July 30, 1970 Trade union — Membership — Breach of contract by wrongful termination — Measure of damages — Actual loss to date of assessment — Future loss, how estimated? — Duty to mitigate — Union rules giving arbitrary power over temporary members — Effect on man's right to work — Whether invalid.
This chapter draws on developmental intergroup theory, parental ethnic-racial socialization literature, anti-bias curricula, and prejudice intervention studies to address…
This chapter draws on developmental intergroup theory, parental ethnic-racial socialization literature, anti-bias curricula, and prejudice intervention studies to address the appropriateness of discussing race and racism in early childhood settings. Existing literature about teacher discussions surrounding race and racism is reviewed, best practices are shared, and the need for more research in this area is highlighted. The construct of parental ethnic-racial socialization is mapped onto early childhood anti-bias classroom practices. The chapter also outlines racial ideologies of teachers, specifically anti-bias and colorblind attitudes, and discusses how these ideologies may manifest in classroom practices surrounding race and racism. Colorblind ideology is problematized and dissected to show that colorblind practices may harm children. Young children’s interpretations of race and racism, in light of children’s cognitive developmental level, are discussed. Additionally, findings from racial prejudice intervention studies are applied to teaching. Early literacy practices surrounding race and racism are outlined with practical suggestions for teachers and teacher educators. Moreover, implications of teacher practices surrounding race and racism for children’s development, professional development, and teacher education are discussed.
The multidimensional structure of boredom poses unique measurement challenges related to scale length and statistical modeling. We systematically address these concerns in…
The multidimensional structure of boredom poses unique measurement challenges related to scale length and statistical modeling. We systematically address these concerns in two studies. In Study 1, we use item response theory to shorten the 29-item Multidimensional State Boredom Scale (MSBS) (Fahlman et al., 2013). In Study 2, we use structural equation modeling to compare two theoretically consistent multidimensional structures of boredom (superordinate and multivariate) with the most commonly used, yet theoretically inconsistent, structure in boredom research (unidimensional parallel model). Our findings provide support for modeling boredom as multidimensional and demonstrate the impact of model selection on effect sizes and significance.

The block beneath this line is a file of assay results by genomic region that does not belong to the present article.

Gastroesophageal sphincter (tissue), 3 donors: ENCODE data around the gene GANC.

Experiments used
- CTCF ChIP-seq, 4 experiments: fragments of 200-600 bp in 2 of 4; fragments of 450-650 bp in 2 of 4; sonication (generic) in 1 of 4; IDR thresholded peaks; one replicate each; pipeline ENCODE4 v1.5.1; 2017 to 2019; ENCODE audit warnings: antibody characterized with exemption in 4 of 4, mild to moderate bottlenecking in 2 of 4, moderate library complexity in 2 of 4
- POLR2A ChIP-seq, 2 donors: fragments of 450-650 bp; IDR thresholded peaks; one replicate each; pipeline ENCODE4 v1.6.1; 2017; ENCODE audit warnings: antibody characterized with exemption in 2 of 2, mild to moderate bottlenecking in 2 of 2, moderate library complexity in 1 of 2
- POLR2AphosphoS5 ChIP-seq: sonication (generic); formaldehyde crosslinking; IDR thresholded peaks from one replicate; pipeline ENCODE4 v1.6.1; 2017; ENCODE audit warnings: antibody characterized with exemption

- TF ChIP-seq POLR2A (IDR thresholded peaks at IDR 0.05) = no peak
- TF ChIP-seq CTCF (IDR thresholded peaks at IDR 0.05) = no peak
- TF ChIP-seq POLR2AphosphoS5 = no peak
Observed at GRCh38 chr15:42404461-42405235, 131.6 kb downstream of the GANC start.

It will be recalled that the last monograph treated the significance of the collective agreement in society. If solely a function in society, (though having a legal basis), were to be attributed to the collective agreement, this would mean that no rights or obligations whatsoever would be created between the parties to it. This is not so in practice. It is of course a fact that no legally enforceable rights and obligations normally accrue, and as already indicated, those are moral ones and are only enforceable in honour, i.e. a gentleman's agreement. Nevertheless, this does not necessarily mean that the collective agreement has no juridical significance. Even agreements which are binding in honour only, as for example the kind of agreement found in Balfour v. Balfour, have a known juridical nature. Furthermore, though the collective agreement is only binding in honour, its incorporation into the individual contract of employment makes its terms legally enforceable even though recourse to the courts is seldom had. As a source of rights and obligations of considerable importance the collective agreement must therefore have some juridical significance and cannot remain entirely in the realms of society.
When young children notice and comment about physical appearance differences often associated with race, adults may experience discomfort and uncertainty about how to…
When young children notice and comment about physical appearance differences often associated with race, adults may experience discomfort and uncertainty about how to respond. As a result, many adults try to avoid or terminate such discussion, leaving children with unanswered questions and misunderstandings. To prepare educators to be supportive of the development of children’s positive racial identity and racial awareness, it is important for educators to examine their own attitudes, biases, and knowledge about race and racism. This chapter summarizes research on children’s racial identity and awareness, describes critical approaches to anti-racist education, and provides resources and strategies through which professionals can better understand themselves and the young children they serve.